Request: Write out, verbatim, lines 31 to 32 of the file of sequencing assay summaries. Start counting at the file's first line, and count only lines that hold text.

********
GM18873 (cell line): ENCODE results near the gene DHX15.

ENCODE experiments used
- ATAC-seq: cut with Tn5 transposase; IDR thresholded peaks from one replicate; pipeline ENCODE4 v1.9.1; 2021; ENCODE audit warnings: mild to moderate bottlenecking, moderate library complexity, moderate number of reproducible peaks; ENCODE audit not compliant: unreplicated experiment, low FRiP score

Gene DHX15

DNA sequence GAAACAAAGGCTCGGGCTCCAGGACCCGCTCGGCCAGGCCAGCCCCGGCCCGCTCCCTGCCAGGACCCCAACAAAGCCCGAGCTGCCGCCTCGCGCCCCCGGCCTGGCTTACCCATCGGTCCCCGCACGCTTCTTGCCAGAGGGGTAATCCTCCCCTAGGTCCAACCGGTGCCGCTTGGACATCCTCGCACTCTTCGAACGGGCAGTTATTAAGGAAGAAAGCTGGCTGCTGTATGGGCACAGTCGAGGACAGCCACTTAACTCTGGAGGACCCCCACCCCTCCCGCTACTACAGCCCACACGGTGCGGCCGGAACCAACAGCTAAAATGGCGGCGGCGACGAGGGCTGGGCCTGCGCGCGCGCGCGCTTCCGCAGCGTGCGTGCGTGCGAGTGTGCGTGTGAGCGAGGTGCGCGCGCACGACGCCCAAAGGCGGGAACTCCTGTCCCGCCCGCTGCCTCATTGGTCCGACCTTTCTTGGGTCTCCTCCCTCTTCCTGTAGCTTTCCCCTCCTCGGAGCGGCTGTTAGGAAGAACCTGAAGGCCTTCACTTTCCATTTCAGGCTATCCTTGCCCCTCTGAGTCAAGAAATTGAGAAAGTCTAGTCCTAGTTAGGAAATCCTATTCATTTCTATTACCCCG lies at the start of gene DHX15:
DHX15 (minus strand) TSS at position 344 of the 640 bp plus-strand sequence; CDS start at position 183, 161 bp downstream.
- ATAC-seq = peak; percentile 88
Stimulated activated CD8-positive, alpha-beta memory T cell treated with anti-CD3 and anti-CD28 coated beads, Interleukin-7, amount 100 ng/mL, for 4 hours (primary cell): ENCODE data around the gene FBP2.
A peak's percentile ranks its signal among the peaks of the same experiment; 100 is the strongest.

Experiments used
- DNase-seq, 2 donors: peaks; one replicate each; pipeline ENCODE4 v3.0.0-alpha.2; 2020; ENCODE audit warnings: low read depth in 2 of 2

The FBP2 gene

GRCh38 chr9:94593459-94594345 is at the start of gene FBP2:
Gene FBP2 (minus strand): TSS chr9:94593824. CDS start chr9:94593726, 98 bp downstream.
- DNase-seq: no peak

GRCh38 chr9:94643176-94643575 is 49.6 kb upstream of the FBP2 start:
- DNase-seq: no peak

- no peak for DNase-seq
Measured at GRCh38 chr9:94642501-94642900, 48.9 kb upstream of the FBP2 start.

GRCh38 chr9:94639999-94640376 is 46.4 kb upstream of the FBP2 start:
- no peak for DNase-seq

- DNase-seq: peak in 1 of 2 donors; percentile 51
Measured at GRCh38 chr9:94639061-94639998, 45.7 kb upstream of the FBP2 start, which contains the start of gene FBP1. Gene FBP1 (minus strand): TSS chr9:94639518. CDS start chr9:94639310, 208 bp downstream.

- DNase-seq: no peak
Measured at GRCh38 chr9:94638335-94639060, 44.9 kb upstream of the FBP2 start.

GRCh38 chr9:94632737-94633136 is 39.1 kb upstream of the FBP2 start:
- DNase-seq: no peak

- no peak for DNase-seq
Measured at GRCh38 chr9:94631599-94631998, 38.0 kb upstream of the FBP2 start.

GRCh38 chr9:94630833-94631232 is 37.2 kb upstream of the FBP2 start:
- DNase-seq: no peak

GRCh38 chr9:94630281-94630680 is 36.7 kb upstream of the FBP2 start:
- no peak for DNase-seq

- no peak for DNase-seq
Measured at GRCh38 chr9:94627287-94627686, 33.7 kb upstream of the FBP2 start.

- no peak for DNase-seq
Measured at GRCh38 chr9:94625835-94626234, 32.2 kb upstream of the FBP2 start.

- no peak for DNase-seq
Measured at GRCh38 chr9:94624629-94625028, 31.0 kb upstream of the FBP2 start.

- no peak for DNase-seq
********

- DNase-seq: no peak

GRCh38 chr9:94630281-94630680 is 36.7 kb upstream of the FBP2 start: